Home / Tech / 'We fell short in Q4': WeWork only hit 73% of an internal enterprise growth target for 2019, leaked memo shows

'We fell short in Q4': WeWork only hit 73% of an internal enterprise growth target for 2019, leaked memo shows

Marcelo Claure wework 4x3-2

  • WeWork only hit 73% of a key growth target, according to internal data obtained by Business Insider. 
  • The company is betting on enterprise customers – companies with more than 500 employees – as a more stable and profitable customer base than small businesses.
  • WeWork added 108,000 enterprise desks last year, which was only 73% of its target. 
  • For more stories about WeWork, click here. 

WeWork is focused on inking deals with big companies, betting that working with Fortune 500 businesses like IBM and BlackRock will provide more stability and value than small startups and freelancers. 

But the embattled office company came in under target for adding desks with big businesses last year, according to data obtained by Business Insider. 

“While we fell short in Q4, you never gave up,” one executive wrote to employees in communications reviewed by Business Insider.

Because the company has not released its fourth-quarter financials to bondholders – last year’s numbers came in late March – it’s not yet possible to get a full accounting of WeWork’s bottom line. But the leaked numbers, along with third-party data, provide key indicators of the company’s economic picture.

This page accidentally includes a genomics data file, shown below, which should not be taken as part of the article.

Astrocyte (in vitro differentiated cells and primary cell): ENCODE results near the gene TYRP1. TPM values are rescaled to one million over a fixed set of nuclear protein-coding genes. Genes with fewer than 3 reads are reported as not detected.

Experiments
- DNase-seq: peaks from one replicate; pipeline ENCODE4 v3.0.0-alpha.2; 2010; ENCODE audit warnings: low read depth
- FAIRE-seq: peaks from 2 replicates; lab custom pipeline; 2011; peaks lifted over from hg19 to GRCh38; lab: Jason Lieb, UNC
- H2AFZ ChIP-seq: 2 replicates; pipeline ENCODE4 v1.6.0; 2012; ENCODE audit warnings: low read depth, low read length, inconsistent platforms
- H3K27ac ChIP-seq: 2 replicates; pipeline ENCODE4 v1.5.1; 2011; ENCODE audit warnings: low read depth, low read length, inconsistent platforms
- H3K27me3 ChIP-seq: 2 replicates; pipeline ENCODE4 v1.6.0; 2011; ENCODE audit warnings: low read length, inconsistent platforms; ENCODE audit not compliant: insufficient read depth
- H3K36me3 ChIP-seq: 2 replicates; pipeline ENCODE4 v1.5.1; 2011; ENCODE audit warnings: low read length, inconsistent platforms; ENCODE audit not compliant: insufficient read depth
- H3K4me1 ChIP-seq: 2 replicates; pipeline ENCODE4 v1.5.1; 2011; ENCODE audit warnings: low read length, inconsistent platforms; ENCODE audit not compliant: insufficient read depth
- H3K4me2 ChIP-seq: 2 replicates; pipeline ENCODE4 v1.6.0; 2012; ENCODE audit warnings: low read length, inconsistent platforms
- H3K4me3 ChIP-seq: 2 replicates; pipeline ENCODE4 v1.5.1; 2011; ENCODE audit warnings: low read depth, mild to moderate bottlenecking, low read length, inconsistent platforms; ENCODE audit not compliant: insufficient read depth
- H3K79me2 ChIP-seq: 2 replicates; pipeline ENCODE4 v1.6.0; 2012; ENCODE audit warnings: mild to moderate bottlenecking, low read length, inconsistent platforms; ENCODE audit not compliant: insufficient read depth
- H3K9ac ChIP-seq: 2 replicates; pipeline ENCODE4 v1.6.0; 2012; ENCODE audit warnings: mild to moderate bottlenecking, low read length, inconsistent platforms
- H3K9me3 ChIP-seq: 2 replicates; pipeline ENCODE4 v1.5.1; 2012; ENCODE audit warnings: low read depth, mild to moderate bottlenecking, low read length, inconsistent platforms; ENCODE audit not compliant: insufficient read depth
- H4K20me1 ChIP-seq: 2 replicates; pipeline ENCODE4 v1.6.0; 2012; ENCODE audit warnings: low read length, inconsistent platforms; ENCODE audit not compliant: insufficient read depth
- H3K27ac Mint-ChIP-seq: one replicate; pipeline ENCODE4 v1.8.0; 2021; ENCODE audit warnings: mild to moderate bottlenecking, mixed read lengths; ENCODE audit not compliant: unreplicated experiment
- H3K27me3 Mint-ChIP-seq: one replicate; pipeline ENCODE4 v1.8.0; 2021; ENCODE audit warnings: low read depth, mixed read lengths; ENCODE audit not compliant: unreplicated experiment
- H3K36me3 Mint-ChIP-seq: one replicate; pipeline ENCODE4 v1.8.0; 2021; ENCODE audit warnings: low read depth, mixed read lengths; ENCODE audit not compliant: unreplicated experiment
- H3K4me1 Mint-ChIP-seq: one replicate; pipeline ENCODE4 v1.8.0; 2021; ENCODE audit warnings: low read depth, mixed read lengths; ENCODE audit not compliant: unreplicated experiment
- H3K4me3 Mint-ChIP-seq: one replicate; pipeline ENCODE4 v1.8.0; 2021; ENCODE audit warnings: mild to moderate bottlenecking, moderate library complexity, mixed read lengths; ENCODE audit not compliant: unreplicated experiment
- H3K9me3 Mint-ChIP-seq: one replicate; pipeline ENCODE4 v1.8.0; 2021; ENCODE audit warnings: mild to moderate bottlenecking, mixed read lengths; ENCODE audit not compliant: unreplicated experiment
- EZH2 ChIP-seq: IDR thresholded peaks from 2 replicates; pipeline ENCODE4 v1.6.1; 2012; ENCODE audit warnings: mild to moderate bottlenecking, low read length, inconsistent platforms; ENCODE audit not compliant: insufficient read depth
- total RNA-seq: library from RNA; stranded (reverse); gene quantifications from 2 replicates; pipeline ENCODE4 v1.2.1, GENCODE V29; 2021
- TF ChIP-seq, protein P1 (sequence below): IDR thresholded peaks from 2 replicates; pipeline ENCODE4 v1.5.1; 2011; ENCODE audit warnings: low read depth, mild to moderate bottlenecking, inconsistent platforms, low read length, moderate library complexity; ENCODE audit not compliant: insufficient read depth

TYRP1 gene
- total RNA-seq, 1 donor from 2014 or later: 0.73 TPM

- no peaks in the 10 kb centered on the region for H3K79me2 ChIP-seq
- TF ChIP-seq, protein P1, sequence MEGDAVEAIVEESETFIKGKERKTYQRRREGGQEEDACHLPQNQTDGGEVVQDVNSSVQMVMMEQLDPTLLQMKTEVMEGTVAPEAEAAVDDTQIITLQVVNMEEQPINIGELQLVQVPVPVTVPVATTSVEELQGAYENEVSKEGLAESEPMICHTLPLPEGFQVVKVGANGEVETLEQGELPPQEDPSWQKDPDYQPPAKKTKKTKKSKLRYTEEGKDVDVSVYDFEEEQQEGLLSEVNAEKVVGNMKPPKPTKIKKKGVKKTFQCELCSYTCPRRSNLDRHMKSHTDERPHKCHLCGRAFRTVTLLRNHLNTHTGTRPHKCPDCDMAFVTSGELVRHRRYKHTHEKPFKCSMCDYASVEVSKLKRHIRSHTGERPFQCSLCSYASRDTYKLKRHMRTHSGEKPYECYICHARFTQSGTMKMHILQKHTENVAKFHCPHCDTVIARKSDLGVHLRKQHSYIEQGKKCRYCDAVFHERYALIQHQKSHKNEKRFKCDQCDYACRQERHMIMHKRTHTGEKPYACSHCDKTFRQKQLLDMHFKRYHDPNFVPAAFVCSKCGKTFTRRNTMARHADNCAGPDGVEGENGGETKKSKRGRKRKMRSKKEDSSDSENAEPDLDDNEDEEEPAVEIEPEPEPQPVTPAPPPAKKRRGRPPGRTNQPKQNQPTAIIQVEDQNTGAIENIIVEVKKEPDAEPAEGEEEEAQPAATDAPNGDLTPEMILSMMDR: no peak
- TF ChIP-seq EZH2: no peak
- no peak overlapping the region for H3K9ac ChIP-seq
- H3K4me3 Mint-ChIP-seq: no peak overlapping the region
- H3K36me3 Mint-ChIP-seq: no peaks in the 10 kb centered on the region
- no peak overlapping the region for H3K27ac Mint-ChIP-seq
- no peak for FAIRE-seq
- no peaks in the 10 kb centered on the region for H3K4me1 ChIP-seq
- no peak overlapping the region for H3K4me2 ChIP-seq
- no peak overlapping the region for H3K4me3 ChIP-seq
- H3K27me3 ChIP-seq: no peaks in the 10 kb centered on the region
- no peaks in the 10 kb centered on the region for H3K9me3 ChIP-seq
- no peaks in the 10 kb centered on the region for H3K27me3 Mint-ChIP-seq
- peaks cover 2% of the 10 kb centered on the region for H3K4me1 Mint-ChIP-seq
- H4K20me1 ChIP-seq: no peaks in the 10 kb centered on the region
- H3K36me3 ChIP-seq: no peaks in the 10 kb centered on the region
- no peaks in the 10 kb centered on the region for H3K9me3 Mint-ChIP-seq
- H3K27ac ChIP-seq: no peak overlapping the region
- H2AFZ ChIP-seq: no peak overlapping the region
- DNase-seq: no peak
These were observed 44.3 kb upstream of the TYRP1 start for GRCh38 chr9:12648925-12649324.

The following figures come from the North American enterprise team, which focuses on leases with companies with over 500 employees. They are unaudited.

  • 2019: 108,000 new desks for enterprise clients in North America, representing 73% of the target.
  • 2019: $1.9 billion in “committed revenue” – noncancelable contracts that will turn into revenue – which represented 113% of the goal.
  • Fourth quarter: 21,000 desks added, with more than $240 million in committed revenue. 

Committed revenue is an important metric that WeWork tracks in quarterly reports to bondholders. In its third-quarter presentation reviewed by Business Insider, the company had a total of $4.3 billion in committed revenue backlog in the third quarter. 

“WeWork signed fewer new leases in the fourth quarter of 2019 as we put in place our go-forward strategy that’s focused on profitable growth,” a spokeswoman for WeWork said in a statement. She declined to comment on the numbers leaked to Business Insider. 

WeWork added a total of 253,000 new desks through the third quarter of 2019, compared with 140,000 over the same time period in 2018, per investor documents reviewed by Business Insider. The company did not break out how many of those desks were for enterprise customers.

Overall, enterprise made up 43% of WeWork’s third-quarter memberships – up from 34% a year ago. 

Overall, the company lost $1.3 billion in the third quarter, compared with $500 million in the third quarter of 2018, according to its third-quarter financials reviewed by Business Insider.

In the spring, Artie Minson, who is now one of WeWork’s co-CEOs, told Business Insider that WeWork was “really just getting started” with enterprise clients.

“From an employer standpoint, WeWork is a better experience for their employees and meaningfully cheaper on a per-employee basis” than traditional office space, Minson, then WeWork’s copresident and chief financial officer, said. “The CEOs like us and the CFOs like us.”